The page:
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Effectiveness of Restorative Justice Programs, OJJDP-Funded Research in Brief

NCJ Number
250995
Date Published
Author(s)
David B. Wilson, Ph.D., Ajima Olaghere, Ph.D., Catherine Kimbrell, M.A.
Agencies
OJJDP-Sponsored
Publication Type
Grant
Annotation
The objectives of this study were to synthesize high-quality, quantitative studies that evaluated the effectiveness of various restorative justice programs and also to assess the effect of different restorative justice program components.
Abstract
Overall, the evidence from the reviewed evaluation studies suggests that some restorative justice programs, when compared to traditional juvenile justice approaches, can reduce future delinquent behavior and produce greater victim satisfaction with the processing of their cases; however, those studies with stronger research designs (random assignment studies) showed smaller positive results. The examination of the effectiveness of various restorative justice program types showed promising results in terms of delinquency reduction for victim-offender conferencing, family group conferencing, arbitration/mediation programs, and circle sentencing programs; however, the strength of these findings diminished in the more rigorous studies, and the findings across studies varied significantly. None of the program components analyzed had a stronger effect than other program elements, with the exception of including a pre-conference or a pre-mediation meeting. Based on the findings of this synthesis of evaluation findings, it is recommended that additional rigorous evaluations are needed to substantiate the promising effects identified. This synthesis of the research involved a meta-analysis of 41 electronic databases and 50 State websites. The systematic search for high-quality quantitative research identified 84 evaluations within 60 unique research studies.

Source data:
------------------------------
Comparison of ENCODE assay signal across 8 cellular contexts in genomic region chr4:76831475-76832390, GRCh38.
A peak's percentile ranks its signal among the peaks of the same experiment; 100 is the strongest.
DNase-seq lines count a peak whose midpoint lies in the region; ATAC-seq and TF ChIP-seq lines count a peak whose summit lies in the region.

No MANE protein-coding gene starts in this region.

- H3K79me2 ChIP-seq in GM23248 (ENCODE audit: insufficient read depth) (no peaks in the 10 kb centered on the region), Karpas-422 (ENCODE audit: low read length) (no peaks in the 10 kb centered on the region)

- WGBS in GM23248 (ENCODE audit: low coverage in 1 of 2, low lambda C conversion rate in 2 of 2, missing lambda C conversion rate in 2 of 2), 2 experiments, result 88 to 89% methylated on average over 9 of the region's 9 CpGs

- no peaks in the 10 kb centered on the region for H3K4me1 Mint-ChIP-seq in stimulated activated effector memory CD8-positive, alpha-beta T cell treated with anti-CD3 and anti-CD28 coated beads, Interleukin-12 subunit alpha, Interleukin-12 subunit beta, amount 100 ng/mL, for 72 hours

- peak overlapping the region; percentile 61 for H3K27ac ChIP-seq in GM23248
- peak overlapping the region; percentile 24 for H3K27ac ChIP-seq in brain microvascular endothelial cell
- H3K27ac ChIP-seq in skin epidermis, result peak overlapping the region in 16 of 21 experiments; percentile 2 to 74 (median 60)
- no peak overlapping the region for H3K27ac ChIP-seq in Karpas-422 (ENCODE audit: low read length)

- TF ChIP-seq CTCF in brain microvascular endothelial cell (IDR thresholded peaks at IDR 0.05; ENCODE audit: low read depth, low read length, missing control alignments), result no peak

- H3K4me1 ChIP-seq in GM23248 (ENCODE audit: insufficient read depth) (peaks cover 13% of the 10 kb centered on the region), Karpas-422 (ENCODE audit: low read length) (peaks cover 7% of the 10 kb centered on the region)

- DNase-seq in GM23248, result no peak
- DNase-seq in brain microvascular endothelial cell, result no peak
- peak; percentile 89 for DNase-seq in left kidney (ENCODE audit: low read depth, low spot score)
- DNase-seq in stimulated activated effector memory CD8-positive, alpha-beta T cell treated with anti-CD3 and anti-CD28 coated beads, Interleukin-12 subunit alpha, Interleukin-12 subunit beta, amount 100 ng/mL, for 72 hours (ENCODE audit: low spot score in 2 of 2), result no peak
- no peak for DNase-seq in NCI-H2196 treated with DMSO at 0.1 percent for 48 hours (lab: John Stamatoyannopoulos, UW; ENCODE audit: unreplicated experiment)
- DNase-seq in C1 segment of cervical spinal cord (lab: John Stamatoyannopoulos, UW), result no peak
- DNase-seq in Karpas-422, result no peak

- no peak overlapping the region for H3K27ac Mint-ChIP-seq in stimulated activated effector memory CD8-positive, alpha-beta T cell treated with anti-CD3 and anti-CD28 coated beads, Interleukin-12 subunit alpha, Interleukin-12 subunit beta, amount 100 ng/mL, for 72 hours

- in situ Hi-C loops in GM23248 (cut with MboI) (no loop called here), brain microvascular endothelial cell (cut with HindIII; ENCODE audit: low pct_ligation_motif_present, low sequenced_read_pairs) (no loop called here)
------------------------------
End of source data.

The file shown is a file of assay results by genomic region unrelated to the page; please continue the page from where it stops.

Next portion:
Date Created: July 25, 2017